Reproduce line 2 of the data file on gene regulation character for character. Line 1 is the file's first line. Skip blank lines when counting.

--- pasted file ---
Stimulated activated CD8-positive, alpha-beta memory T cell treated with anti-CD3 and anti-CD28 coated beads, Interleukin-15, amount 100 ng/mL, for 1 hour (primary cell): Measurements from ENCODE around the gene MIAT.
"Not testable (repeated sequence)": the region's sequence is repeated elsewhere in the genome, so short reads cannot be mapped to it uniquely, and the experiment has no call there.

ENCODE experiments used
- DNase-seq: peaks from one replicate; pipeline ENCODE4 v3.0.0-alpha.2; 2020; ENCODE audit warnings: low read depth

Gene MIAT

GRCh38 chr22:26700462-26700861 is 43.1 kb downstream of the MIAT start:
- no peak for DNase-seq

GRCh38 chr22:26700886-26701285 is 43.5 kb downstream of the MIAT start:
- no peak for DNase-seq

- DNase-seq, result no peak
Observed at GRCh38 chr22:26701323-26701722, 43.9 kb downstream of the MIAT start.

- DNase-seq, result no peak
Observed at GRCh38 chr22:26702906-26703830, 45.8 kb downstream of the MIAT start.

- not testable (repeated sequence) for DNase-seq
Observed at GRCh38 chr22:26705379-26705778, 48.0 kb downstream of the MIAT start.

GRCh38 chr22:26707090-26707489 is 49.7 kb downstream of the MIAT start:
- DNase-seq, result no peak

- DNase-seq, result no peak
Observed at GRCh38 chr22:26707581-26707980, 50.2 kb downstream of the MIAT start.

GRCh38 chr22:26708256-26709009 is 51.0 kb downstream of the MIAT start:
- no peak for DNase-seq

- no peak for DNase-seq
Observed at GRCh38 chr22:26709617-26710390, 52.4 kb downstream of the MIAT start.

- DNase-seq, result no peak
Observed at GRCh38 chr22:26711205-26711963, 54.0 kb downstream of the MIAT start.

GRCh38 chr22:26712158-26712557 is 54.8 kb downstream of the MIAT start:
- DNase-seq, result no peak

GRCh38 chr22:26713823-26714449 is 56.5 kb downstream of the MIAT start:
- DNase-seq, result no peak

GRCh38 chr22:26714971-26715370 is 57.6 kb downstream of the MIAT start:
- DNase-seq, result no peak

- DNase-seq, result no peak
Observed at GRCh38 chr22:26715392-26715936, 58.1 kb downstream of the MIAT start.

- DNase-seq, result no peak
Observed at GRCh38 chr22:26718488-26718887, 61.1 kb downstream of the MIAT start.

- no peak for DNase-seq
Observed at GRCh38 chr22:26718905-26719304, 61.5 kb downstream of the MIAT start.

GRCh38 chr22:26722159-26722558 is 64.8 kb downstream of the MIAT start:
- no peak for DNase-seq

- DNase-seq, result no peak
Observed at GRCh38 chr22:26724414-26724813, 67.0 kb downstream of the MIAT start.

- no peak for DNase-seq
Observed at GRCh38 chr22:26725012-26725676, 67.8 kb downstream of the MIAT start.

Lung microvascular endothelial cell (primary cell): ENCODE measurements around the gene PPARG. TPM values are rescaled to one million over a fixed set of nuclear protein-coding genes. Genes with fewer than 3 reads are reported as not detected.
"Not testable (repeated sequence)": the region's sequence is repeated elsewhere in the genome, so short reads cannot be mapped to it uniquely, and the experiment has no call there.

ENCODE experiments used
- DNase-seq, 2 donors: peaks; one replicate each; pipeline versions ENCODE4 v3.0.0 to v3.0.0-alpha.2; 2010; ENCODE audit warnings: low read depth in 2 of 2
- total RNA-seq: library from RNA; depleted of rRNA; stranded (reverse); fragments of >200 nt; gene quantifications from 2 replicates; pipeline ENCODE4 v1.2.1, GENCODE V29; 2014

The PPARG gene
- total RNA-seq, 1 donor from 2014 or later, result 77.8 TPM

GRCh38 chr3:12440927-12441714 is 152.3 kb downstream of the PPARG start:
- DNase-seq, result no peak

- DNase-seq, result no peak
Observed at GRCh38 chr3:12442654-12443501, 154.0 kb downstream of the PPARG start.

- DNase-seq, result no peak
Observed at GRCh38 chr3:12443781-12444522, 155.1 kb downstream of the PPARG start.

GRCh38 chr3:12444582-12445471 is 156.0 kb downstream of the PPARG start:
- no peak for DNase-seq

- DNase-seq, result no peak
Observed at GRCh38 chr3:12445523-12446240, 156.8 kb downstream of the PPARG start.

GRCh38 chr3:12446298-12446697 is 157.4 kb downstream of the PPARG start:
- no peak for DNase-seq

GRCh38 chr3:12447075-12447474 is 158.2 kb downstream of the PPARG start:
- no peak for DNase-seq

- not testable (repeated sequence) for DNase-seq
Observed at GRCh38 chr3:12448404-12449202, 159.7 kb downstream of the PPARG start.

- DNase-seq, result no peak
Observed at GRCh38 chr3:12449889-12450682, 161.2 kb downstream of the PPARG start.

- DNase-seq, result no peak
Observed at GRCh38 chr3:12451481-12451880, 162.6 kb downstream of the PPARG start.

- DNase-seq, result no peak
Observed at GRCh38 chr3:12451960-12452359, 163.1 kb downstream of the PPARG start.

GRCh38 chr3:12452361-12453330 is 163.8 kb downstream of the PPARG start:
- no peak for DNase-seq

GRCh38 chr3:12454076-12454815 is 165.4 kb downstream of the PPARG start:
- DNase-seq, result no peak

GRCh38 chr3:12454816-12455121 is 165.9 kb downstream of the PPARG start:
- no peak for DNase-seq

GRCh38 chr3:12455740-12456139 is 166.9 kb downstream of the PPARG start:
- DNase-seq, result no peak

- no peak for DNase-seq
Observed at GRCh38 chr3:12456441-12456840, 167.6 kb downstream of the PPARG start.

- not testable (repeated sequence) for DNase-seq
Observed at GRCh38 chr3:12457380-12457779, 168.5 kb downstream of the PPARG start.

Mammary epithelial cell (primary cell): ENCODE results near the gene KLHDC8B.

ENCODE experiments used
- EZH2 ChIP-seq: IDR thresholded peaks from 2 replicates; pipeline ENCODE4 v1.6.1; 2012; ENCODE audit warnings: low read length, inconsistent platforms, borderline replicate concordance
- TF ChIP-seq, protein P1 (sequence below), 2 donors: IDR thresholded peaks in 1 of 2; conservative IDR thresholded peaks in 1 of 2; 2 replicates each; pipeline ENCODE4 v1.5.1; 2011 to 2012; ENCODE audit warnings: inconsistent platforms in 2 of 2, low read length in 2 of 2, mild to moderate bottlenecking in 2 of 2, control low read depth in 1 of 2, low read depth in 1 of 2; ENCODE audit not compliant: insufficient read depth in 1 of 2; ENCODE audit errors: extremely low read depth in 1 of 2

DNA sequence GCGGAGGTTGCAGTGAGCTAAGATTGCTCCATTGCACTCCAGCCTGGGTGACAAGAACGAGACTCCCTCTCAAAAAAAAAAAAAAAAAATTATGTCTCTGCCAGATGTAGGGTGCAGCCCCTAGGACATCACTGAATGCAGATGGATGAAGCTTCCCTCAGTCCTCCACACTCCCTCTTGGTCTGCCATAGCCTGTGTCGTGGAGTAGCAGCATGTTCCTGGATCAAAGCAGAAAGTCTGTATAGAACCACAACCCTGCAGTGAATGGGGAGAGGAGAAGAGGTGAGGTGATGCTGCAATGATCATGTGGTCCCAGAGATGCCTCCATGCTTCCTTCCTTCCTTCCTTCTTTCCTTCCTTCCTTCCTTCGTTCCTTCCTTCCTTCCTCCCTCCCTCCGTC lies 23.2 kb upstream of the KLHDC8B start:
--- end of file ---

"Not testable (repeated sequence)": the region's sequence is repeated elsewhere in the genome, so short reads cannot be mapped to it uniquely, and the experiment has no call there.